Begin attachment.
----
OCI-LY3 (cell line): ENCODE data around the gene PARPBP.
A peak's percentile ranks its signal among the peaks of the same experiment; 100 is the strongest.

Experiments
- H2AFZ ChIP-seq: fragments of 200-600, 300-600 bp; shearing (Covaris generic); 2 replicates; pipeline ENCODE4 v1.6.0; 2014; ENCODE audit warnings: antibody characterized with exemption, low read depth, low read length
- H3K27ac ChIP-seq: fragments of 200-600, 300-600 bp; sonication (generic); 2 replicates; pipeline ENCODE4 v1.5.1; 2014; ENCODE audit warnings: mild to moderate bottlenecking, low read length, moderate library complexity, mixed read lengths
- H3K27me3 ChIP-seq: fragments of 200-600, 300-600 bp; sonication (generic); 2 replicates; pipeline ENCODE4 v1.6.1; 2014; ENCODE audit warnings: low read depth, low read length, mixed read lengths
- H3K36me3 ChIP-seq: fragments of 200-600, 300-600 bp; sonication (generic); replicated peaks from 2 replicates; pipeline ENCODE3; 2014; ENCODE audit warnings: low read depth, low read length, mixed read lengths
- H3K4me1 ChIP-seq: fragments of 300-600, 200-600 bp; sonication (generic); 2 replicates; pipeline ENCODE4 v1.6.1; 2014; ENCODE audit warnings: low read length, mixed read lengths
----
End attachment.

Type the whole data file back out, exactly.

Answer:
OCI-LY3 (cell line): ENCODE data around the gene PARPBP.
A peak's percentile ranks its signal among the peaks of the same experiment; 100 is the strongest.

Experiments
- H2AFZ ChIP-seq: fragments of 200-600, 300-600 bp; shearing (Covaris generic); 2 replicates; pipeline ENCODE4 v1.6.0; 2014; ENCODE audit warnings: antibody characterized with exemption, low read depth, low read length
- H3K27ac ChIP-seq: fragments of 200-600, 300-600 bp; sonication (generic); 2 replicates; pipeline ENCODE4 v1.5.1; 2014; ENCODE audit warnings: mild to moderate bottlenecking, low read length, moderate library complexity, mixed read lengths
- H3K27me3 ChIP-seq: fragments of 200-600, 300-600 bp; sonication (generic); 2 replicates; pipeline ENCODE4 v1.6.1; 2014; ENCODE audit warnings: low read depth, low read length, mixed read lengths
- H3K36me3 ChIP-seq: fragments of 200-600, 300-600 bp; sonication (generic); replicated peaks from 2 replicates; pipeline ENCODE3; 2014; ENCODE audit warnings: low read depth, low read length, mixed read lengths
- H3K4me1 ChIP-seq: fragments of 300-600, 200-600 bp; sonication (generic); 2 replicates; pipeline ENCODE4 v1.6.1; 2014; ENCODE audit warnings: low read length, mixed read lengths